Found in 15 Collections and/or Records:
American Academy for Jewish Research, records
Consists of correspondence from the formative years of the American Academy for Jewish Research from 1930 to 1936, fellows files and correspondence, ledgers and notebooks of membership dues and fellowship grants, minutes of the various committee meetings, Proceedings of the American Academy for Jewish Research, and photographs. Correspondents include Salo Baron, Isaac E. Barzilay, Robert Chazan, Louis Finkelstein, Louis Ginsberg, David Weiss-Halivni, Arthur Hyman, Saul Lieberman, Alexander Marx, Harry Orlinsky, and Harry Austrin Wolfson.
Constantin Brunner Collection
This Collection contains the almost complete estate of Constantin Brunner (a.k.a Leo Wertheimer) as well as a comprehensive collection of documents and especially letters from the Brunner circle and those pertaining to the Brunner reception.
Eduard Rudnicki Collection
This collection documents the life of Eduard Rudnicki, also known as Eli Rottner, a follower and friend of Constantin Brunner. Throughout his life he was devoted to spread Brunner's and Spinoza's philosophy. This collection shows not only his personal and intellectual life, but exposes his relationship to Brunner, to the Brunner circle and the Internationaal Constantin Brunner Instituut in The Hague. Correspondence between Rudnicki and Brunner and several other known Brunnerians are included, as well as a large amount of manuscripts and newspaper clippings written by Rudnicki and others about and dedicated to Constantin Brunner and Baruch de Spinoza. There is also a photo collection of Rudnicki, Brunner and his circle to be found.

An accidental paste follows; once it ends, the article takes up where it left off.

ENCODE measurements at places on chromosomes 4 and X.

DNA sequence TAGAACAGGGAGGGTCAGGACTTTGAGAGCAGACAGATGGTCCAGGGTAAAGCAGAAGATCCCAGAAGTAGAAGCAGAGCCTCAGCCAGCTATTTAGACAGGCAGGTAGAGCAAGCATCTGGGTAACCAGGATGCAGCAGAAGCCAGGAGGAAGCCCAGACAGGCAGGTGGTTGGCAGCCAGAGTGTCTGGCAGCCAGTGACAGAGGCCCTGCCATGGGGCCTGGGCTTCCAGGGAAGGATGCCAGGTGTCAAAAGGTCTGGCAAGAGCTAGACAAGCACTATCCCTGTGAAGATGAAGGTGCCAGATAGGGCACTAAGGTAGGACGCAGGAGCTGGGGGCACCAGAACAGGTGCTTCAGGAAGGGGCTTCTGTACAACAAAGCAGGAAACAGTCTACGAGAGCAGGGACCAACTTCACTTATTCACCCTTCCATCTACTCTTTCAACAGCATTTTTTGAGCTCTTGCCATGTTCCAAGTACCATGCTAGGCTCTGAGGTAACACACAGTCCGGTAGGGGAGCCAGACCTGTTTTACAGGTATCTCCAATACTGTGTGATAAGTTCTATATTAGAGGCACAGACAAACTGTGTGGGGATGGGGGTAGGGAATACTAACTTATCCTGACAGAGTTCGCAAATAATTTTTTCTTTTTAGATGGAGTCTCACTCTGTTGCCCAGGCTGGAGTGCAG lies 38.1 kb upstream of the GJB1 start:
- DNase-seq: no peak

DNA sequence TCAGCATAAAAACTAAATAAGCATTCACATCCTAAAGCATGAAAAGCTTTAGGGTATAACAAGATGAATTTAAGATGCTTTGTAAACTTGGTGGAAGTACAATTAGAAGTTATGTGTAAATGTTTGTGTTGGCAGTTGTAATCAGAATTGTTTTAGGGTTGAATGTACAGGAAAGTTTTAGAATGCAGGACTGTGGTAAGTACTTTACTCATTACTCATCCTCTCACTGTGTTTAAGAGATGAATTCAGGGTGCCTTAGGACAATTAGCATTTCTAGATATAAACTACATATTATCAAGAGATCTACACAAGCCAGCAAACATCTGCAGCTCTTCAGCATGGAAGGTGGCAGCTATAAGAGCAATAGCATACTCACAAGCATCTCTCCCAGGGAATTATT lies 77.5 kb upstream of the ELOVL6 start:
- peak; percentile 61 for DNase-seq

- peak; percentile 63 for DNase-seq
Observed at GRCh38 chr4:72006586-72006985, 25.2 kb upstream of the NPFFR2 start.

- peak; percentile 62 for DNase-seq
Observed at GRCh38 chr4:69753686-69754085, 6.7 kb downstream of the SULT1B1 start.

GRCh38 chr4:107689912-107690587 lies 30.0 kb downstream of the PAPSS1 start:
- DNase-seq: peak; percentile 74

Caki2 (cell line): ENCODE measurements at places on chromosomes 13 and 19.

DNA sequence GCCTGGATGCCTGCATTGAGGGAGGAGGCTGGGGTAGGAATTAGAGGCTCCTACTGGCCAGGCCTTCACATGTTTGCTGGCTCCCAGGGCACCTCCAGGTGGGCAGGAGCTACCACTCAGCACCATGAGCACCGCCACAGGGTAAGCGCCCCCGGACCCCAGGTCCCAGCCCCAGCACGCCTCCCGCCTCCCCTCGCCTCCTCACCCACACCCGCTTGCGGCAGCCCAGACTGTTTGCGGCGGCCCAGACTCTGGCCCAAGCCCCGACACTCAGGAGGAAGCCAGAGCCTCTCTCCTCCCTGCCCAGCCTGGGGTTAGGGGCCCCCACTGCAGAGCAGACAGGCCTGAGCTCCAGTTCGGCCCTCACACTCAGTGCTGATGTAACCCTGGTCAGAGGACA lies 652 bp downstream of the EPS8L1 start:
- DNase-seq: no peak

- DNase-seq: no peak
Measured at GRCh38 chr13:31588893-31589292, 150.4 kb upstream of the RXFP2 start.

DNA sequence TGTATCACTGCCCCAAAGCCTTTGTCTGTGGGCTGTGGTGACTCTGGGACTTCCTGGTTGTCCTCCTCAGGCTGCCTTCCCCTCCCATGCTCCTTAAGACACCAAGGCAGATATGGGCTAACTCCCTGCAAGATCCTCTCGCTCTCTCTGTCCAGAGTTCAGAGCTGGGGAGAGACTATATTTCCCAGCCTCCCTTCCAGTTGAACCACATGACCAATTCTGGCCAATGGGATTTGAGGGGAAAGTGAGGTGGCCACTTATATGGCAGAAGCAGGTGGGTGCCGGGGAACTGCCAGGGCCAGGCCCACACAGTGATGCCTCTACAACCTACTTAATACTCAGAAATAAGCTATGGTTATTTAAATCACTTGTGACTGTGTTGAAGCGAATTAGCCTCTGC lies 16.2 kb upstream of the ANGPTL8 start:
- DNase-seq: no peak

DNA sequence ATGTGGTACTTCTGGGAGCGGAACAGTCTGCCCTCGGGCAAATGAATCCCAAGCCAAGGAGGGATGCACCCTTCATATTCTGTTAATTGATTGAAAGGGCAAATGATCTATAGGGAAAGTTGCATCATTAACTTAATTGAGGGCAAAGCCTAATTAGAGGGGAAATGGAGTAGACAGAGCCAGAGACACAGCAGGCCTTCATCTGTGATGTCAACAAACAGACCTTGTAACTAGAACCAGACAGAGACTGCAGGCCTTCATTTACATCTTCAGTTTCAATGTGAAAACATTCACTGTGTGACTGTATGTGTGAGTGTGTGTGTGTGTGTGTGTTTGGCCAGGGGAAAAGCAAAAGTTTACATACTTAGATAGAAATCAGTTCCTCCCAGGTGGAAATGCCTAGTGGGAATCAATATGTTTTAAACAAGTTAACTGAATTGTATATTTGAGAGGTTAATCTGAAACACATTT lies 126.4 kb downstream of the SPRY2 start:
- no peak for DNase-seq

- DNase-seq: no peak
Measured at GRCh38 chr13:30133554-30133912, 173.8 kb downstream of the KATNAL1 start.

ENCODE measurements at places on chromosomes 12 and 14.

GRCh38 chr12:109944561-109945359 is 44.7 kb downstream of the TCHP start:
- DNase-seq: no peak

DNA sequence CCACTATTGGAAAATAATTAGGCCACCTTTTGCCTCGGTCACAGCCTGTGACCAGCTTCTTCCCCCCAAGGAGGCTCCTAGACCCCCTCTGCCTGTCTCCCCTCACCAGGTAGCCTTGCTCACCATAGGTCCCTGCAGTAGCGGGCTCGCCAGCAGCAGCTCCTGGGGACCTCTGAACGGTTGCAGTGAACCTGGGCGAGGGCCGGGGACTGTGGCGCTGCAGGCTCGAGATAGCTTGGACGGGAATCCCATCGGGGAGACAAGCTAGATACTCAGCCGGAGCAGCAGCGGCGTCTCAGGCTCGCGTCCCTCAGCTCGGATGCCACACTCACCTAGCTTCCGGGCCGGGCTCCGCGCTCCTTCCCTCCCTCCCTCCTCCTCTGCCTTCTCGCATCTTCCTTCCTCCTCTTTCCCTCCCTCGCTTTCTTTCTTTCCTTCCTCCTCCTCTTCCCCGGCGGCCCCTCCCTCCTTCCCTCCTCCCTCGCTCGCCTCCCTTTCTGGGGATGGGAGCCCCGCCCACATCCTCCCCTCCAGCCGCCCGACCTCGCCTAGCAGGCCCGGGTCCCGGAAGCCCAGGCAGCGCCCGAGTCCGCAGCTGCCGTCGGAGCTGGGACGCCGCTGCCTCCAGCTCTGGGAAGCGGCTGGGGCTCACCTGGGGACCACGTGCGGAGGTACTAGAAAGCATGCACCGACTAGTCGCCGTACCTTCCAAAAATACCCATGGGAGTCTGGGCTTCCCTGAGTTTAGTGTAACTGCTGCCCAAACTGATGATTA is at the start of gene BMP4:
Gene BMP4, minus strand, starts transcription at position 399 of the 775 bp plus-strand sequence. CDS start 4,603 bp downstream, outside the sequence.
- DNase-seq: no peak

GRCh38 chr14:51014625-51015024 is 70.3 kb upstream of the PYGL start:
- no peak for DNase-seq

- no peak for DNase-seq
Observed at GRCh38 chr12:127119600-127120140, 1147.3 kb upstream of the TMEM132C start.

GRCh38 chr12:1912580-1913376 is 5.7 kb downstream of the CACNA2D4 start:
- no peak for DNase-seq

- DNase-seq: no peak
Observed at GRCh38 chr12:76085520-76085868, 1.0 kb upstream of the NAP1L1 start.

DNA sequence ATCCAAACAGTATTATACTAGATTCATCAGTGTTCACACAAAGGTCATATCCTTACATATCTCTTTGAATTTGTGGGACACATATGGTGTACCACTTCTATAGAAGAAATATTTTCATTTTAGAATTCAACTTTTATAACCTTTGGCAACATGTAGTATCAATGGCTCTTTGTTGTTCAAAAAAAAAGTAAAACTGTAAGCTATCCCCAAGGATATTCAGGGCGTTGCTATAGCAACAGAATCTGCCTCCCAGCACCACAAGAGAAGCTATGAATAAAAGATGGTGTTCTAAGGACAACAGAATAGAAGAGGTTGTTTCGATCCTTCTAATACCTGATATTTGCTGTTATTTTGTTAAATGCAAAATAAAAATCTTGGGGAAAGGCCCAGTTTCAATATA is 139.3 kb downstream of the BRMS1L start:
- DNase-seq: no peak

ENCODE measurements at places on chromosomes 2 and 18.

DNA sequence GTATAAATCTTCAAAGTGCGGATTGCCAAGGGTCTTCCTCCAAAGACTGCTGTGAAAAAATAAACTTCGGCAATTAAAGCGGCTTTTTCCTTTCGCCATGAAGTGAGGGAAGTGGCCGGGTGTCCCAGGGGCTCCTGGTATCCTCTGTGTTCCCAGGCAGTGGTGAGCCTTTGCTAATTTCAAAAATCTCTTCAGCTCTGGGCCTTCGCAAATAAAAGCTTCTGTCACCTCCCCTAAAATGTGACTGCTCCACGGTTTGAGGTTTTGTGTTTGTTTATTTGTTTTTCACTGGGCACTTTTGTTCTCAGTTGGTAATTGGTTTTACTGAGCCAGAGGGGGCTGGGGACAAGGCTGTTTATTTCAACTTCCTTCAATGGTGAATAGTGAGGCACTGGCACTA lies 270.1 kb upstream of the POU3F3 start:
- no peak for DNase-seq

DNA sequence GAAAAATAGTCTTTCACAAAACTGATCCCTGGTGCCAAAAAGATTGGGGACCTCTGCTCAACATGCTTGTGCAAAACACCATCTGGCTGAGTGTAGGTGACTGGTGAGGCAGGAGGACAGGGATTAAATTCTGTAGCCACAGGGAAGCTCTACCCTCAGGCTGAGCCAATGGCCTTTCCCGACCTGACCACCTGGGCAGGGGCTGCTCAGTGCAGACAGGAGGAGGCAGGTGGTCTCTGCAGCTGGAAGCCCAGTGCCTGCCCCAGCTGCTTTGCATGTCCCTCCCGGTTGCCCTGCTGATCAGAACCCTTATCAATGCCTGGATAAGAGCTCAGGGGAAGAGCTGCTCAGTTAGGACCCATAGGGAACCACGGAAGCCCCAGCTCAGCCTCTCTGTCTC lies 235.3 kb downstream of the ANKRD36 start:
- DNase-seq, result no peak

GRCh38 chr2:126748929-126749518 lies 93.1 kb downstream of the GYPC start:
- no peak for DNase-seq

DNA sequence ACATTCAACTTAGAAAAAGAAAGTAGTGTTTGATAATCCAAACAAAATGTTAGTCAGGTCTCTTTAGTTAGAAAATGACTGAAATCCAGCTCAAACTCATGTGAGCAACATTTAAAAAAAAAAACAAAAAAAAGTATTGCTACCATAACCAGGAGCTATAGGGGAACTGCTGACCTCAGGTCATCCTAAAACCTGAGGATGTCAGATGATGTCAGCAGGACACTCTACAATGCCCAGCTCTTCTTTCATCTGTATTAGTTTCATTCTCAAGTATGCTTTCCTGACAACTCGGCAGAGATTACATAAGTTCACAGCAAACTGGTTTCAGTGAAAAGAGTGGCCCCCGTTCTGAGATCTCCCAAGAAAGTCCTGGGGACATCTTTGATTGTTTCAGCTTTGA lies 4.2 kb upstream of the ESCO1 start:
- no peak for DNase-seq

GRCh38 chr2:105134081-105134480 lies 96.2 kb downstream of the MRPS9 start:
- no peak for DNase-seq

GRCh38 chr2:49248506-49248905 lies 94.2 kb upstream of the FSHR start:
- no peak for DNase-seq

Eduard Strauss Collection
This collection contains the writings and correspondence of Eduard Strauss. Strauss was a chemist and philosopher who taught at the Freies Juedisches Lehrhaus in Frankfurt am Main and later immigrated to New York, where he helped establish a new Lehrhaus.
Elijahu (Ernst) and Sara (Mamina) Rappeport Collection
The collection contains various materials pertaining to the lives and writings of Elijahu and Sara Rappeport. The majority of the collection is dedicated to Elijahu's writings about Zionism, religion, poetry, and more. The file also includes correspondence, clippings, certificates, and some photographs.
Ernst Mueller Collection
This collection contains the papers of Ernst Mueller: mathematician, writer, philosopher and librarian. The most prominent material here are his unpublished writings, including autobiographical items such as diaries and memoirs along with essays, articles and drafts of longer works. Major themes of the collection reflect Mueller's interest in Kabbalah and anthroposophy, in addition to a number of works relating to various areas of Jewish studies. Other materials in this collection include correspondence of Ernst Mueller and his wife Frieda, notes, many poems of himself and his brother Edmund, and a few biographical articles and official papers.